Puerto Rico fiscal board publishes protocol for investigations
SAN JUAN – Forty-nine days after its adoption, the fiscal control board published Friday the protocol that governs all investigations carried out by the panel according to the powers conferred to it by the federal Promesa law.
The seven board members discussed and adopted the document during an executive meeting held May 26 at the offices of their attorneys, Proskauer Rose, in New York. Executive meetings are not open to the public.
In short, the board and its “agents” will be able to carry out two types of investigative processes: informal and formal. The initiation, nature and developments of any investigation will be confidential. At its sole discretion, the board reserves the right to decide if, when or how much of the content of an ongoing investigation it makes public, if it so chooses.
Only if at the end of a formal investigation the board finds misconduct or improper activity—along with the actions it would take, if any—a resolution would be published, at the “appropriate” time, on the body’s website.
It is not known whether there are any board investigations underway.
All documentation on record of any investigation is confidential, “notwithstanding the Board’s general intent to publicly disclose relevant Board materials on a timely basis,” according to the protocol.
The board will publish material from its investigative record only if requested by a court, Congress or Promesa; if already published by another source; or if it determines that disclosure is in the “public interest” or necessary to comply with its obligations under federal law.
Promesa empowers the entity with ample faculties to obtain information, testimony, documents and “materials of any nature” in relation to any matter under investigation by the board and in accordance with the scope of the law. The board can exercise these powers with officials and government entities, at the local and federal levels.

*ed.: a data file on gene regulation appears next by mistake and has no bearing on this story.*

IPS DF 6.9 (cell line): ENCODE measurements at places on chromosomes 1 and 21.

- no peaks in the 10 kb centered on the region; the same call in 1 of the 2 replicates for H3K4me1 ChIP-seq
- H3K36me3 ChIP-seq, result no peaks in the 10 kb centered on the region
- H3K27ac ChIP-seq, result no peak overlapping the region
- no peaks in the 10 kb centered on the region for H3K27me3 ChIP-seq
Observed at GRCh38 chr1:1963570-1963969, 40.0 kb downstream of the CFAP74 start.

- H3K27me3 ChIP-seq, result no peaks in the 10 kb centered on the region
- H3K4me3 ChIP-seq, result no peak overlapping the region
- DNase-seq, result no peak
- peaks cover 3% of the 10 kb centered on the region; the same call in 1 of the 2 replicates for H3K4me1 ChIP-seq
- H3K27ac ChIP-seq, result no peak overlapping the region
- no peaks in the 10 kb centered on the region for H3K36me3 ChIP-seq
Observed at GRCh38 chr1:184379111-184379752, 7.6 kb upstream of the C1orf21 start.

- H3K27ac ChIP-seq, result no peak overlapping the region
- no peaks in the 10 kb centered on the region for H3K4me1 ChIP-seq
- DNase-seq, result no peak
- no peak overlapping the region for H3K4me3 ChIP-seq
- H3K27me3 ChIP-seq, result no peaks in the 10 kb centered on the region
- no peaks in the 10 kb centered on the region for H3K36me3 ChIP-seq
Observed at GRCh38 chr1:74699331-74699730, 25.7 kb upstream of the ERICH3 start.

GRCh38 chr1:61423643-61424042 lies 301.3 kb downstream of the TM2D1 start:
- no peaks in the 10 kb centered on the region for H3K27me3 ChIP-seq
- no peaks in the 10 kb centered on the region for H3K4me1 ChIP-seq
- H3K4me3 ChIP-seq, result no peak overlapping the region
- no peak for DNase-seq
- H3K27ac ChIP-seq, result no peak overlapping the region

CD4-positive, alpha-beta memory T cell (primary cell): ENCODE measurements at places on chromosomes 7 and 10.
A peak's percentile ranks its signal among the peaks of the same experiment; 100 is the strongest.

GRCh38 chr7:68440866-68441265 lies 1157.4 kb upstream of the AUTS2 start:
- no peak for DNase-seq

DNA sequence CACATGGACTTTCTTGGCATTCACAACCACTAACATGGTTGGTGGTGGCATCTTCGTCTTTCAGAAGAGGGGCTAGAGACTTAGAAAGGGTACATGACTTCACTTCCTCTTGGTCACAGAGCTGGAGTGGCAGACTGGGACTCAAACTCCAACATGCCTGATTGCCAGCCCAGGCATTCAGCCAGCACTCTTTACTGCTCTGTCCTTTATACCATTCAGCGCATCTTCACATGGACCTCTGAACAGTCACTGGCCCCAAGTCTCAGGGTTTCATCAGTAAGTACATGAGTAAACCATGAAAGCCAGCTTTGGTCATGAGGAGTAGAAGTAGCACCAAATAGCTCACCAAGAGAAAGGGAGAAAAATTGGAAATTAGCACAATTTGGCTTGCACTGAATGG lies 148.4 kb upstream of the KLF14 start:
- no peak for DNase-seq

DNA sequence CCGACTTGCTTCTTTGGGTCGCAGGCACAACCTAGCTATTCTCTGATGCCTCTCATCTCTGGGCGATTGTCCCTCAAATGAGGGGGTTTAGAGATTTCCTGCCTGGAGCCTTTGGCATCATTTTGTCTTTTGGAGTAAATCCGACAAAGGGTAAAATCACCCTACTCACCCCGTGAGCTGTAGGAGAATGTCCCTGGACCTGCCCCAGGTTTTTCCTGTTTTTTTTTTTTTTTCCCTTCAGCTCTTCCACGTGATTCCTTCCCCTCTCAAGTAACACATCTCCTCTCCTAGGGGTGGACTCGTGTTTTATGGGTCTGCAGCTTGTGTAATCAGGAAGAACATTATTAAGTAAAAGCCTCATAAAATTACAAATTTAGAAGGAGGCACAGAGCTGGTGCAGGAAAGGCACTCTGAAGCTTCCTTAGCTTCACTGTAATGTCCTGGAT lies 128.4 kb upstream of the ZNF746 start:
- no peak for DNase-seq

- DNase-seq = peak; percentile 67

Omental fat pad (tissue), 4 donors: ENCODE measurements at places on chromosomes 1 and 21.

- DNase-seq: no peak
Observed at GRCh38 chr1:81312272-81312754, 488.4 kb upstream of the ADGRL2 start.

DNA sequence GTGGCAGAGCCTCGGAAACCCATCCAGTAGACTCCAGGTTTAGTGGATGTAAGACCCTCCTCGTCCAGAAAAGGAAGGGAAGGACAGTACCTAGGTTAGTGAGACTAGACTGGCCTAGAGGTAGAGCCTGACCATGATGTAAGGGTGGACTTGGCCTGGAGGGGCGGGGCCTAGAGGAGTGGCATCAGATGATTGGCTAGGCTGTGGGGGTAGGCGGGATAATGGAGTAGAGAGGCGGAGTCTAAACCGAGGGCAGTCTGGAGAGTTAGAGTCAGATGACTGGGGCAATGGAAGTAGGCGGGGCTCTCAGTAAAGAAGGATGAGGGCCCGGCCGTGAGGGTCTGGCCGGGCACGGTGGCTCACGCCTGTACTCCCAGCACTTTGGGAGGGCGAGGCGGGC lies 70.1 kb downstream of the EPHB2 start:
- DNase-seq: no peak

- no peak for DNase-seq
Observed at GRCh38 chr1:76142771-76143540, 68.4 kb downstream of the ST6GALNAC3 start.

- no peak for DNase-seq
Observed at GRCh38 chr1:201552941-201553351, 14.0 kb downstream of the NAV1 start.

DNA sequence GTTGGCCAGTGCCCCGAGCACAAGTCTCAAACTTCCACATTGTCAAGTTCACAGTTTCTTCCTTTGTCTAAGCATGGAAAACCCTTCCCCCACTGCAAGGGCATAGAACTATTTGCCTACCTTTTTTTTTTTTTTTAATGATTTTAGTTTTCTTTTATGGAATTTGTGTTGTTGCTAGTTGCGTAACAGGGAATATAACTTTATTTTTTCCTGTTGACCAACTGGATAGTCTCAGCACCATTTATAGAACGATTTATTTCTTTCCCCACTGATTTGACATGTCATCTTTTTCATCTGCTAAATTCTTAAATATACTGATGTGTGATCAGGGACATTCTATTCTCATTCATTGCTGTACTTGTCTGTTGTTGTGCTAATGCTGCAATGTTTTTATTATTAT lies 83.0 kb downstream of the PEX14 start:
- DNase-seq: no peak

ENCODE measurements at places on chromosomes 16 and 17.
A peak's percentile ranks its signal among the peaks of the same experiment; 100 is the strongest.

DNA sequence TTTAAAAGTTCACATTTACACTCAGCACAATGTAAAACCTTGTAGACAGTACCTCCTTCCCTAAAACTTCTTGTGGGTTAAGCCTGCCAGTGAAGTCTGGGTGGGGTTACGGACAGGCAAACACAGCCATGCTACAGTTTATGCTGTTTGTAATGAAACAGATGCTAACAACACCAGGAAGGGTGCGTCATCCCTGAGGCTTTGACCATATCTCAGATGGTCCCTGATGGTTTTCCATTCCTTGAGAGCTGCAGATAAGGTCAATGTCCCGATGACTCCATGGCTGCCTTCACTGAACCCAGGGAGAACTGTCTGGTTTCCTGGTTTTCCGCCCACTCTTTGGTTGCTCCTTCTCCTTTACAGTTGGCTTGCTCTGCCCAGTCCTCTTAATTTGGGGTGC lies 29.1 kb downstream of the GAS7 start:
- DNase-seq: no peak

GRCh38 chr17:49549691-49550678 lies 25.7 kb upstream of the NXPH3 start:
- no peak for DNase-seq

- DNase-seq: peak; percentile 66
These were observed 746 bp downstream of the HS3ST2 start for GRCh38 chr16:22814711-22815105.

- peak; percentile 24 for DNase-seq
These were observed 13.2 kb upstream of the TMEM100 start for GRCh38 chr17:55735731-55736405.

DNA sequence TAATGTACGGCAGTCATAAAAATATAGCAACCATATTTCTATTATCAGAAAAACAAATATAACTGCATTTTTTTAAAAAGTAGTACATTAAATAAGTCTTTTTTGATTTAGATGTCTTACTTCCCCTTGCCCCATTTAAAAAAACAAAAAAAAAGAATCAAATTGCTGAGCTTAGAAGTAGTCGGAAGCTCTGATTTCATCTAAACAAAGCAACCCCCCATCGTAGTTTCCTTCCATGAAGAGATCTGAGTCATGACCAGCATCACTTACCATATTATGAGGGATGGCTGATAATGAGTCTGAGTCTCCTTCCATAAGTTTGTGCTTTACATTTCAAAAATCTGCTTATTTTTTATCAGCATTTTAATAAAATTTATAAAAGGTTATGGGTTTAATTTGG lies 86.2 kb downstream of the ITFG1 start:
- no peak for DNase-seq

The law also confers subpoena powers to the board, in order to enforce, if necessary, any request for information or testimony made by the panel.
Regarding the investigations that can be conducted, the protocol established two types of activities: all those subject to the investigative power of the board pursuant to Promesa; and those that fall under Section 104 (o) of the federal law.
The latter empowers the board to investigate “the disclosure and selling practices in connection with the purchase of bonds issued” by the government, ” including any underrepresentation of risk for such investors and any relationships or conflicts of interest maintained by such broker, dealer, or investment adviser as provided in applicable laws and regulations….”
According to Promesa, the board must publish findings under Section 104 (o). The protocol adds that if the entity finds misconduct has occurred as part of an investigation into the sale of Puerto Rico bonds, the board must take the steps it deems appropriate, including the possibility of referring the matter to regulatory agencies.
Those implicated have opportunity to defend themselves
If an investigation preliminarily points to misconduct, the board’s attorneys may notify the people or entities involved of the nature of the investigation and the intent to recommend improper conduct. It must also provide them the opportunity to submit a written statement with their position regarding the investigation.
If after receiving input from the people or entities involved in the investigation, the board’s attorneys understand that the findings of misconduct or undue activity persist, they would provide the panel with their recommendations along with a summary of the evidence and legal analysis of the investigation.
Once the board receives this information, it will convene an executive meeting to discuss the findings of the investigation and the plan of action suggested by its lawyers. It is then that the members decide what action to take, if any, on the matter, for which they do not have to abide by their counsel’s recommendations.
During an investigation, the board’s attorneys may also “discuss with involved individuals or entities resolution of such matter.” If the board’s counsel determines a proposed solution should be pursued, it would let the board know for it to decide whether to adopt the proposed solution, pursuant to its “duties and responsibilities under Promesa.”
Currently, Jaime El Koury, the board’s legal adviser, is in charge of conducting and overseeing board investigations. As for informal ones, in which the power of subpoena cannot be used, El Koury may initiate them at his discretion, but must notify the board as soon a possible.
In the case of formal investigations, these may only be initiated if the board authorizes them. They may arise from evidence and available information, including findings from informal investigations, that support the initiation of a formal investigation.